Ki-67 LI was assessed using a GenASIs capture and analysis system (Applied Spectral Imaging, Carlsbad, CA, USA). Briefly, the highest labeled region at low magnification was selected, and the area was viewed at ×200 magnification. These captured images were analyzed with GenASIs software to quantify the positive tumor cells in each tumor region. Ki-67-positive lymphocytes were manually removed. At least 500 tumor cells per sample were counted to determine the percentage of cells that were positive for Ki-67, and Ki-67 LI was automatically calculated.

Grades of H&E- and anti-PHH3-stained sections were determined independently. Tumors were classified as G1 (<2 mitoses per 10 HPFs and/or Ki-67 LI <3%), G2 (2–20 mitoses per 10 HPFs and/or Ki-67 LI 3%–20%), and G3 or NEC (>20 mitoses per HPF or Ki-67 >20%), according to the WHO 2010 classification [12, 13].

2.4. Statistical Analyses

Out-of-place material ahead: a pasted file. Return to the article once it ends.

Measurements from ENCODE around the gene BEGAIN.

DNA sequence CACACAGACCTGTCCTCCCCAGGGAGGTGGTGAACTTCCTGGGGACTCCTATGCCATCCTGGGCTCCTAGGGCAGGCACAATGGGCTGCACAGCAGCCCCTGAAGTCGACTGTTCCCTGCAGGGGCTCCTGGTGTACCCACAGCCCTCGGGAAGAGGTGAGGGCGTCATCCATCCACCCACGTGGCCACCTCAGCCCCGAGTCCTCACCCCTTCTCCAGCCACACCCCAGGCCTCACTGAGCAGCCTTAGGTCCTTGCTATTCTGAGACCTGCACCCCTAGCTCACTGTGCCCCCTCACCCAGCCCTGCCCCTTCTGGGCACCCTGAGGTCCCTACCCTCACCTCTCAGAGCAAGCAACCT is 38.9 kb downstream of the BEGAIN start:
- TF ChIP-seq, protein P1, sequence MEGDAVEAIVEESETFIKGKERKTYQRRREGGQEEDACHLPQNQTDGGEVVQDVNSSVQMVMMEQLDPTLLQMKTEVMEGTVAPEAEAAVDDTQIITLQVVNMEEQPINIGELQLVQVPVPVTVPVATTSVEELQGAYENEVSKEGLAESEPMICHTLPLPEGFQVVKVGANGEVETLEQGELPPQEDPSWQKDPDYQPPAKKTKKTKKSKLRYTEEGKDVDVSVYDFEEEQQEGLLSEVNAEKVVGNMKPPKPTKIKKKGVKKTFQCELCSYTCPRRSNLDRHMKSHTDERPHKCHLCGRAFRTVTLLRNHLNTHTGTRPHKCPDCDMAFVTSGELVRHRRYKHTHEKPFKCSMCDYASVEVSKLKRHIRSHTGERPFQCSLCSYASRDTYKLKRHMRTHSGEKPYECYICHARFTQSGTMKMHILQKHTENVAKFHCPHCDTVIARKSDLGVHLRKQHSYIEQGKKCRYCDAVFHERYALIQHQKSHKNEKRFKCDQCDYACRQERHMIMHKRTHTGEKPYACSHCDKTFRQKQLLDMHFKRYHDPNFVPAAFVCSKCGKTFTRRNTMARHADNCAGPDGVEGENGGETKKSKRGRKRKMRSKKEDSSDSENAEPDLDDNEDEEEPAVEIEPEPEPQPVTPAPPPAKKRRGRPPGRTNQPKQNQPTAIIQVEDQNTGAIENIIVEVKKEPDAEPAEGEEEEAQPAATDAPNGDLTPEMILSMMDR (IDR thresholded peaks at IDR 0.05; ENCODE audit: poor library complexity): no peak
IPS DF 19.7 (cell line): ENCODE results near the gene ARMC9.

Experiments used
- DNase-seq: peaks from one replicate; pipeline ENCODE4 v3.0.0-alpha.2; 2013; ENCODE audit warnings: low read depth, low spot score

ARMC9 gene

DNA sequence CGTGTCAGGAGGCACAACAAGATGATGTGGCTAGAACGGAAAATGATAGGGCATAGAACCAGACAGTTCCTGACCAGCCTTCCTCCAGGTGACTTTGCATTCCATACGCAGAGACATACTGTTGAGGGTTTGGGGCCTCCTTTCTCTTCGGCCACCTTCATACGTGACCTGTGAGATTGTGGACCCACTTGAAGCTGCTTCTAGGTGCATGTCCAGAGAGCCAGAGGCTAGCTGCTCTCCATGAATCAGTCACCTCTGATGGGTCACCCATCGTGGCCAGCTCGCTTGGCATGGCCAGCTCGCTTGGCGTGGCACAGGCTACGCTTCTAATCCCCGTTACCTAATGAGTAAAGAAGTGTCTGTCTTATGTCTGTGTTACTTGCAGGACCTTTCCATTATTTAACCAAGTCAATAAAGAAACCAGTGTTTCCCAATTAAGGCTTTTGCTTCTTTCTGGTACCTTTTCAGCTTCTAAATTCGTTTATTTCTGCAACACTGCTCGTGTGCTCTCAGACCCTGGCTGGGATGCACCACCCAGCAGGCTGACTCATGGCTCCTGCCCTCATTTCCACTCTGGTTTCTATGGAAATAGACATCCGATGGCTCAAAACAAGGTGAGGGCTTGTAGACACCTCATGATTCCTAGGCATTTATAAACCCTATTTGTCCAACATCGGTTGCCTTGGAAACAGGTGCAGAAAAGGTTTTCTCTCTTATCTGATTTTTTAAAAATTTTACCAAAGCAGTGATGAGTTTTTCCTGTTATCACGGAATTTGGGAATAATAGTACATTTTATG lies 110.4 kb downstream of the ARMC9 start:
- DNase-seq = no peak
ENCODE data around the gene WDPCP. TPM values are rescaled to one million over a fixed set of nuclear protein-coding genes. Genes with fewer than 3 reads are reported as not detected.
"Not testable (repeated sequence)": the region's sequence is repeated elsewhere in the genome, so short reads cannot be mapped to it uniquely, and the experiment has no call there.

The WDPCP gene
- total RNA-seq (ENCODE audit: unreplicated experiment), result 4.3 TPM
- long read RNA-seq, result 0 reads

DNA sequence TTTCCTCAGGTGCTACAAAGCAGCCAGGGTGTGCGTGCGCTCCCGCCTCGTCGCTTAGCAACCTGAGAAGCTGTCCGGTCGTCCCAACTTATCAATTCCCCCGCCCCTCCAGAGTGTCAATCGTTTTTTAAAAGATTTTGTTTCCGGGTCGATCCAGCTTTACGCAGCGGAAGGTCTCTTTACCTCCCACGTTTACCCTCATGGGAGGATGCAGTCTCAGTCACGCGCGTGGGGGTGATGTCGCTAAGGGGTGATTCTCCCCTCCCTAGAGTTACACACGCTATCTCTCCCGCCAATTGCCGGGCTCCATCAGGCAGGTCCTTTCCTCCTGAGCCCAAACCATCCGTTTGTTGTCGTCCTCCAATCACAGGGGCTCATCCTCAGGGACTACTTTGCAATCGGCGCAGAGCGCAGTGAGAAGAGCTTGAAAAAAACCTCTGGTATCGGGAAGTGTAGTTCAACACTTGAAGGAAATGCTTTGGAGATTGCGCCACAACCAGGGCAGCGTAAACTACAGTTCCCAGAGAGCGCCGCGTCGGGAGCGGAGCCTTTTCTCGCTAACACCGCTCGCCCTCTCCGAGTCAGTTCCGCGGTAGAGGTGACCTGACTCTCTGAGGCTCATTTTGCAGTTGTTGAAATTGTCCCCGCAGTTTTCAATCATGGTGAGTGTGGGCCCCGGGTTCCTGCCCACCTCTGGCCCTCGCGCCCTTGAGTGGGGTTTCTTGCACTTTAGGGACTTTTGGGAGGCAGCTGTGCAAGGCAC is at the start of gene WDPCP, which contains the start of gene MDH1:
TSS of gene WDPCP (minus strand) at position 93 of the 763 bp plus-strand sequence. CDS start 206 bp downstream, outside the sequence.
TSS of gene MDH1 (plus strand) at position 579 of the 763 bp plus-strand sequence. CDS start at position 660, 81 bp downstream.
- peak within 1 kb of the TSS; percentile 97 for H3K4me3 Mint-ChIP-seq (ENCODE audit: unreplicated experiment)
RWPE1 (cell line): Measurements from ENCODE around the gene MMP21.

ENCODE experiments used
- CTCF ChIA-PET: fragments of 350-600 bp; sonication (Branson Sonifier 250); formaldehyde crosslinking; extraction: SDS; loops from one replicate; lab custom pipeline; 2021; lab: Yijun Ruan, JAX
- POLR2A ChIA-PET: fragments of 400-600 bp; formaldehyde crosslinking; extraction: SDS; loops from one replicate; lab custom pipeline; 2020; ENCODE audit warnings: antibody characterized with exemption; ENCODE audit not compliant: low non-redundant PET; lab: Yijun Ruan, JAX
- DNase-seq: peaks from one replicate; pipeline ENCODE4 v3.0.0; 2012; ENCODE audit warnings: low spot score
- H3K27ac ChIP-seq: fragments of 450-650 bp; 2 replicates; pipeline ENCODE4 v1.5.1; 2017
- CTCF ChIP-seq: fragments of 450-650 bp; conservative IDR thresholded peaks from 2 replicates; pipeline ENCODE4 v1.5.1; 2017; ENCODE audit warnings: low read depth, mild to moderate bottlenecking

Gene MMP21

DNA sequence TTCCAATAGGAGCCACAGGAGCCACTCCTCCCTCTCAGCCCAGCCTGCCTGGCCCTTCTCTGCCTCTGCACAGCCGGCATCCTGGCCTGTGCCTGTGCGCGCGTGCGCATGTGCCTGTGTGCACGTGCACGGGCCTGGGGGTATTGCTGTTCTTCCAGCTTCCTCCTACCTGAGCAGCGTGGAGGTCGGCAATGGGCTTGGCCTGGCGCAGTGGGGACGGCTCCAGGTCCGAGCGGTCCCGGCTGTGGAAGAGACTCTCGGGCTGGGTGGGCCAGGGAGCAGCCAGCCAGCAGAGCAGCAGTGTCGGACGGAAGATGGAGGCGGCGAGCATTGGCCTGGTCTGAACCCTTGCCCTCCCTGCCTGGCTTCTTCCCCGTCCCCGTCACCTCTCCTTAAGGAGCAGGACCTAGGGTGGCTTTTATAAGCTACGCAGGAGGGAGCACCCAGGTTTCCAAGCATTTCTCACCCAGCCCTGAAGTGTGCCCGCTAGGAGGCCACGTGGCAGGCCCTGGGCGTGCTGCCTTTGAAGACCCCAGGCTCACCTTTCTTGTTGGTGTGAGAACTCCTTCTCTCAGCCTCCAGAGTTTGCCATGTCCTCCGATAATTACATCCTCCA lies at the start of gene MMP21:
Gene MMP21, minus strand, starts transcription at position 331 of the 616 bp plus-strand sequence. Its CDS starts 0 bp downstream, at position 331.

Categorical variables were compared using Pearson’s chi-squared test or two-tailed Fisher’s exact test, and continuous variables, which were presented as means ± SD, were compared using Student’s -test. The Spearman rank correlation test was used to assess the relationships between mitotic counts, Ki-67 LI, and PHH3 mitotic index. The results obtained with the WHO grading system with those derived from PHH3-applied modified grading were compared by assessing the concordance rate (number of samples in which the two methods agreed/number of total samples) with the kappa () statistic. Concordance rate was defined as the proportion of similar results achieved using 2 different methods, among total number of cases. The kappa value was evaluated to measure the degree of agreement between 2 different grading methods. Kappa values ≤0.20, 0.21–0.40, 0.41–0.60, 0.61–0.80, and ≥0.81 were regarded as indicating slight, fair, moderate, substantial, and almost perfect agreement, respectively. The volume under the receiver operator characteristic (ROC) curve was drawn to determine the optimal cutoff value in terms of sensitivity and specificity for WHO grades 1 and 2 or 3 by PHH3 MI.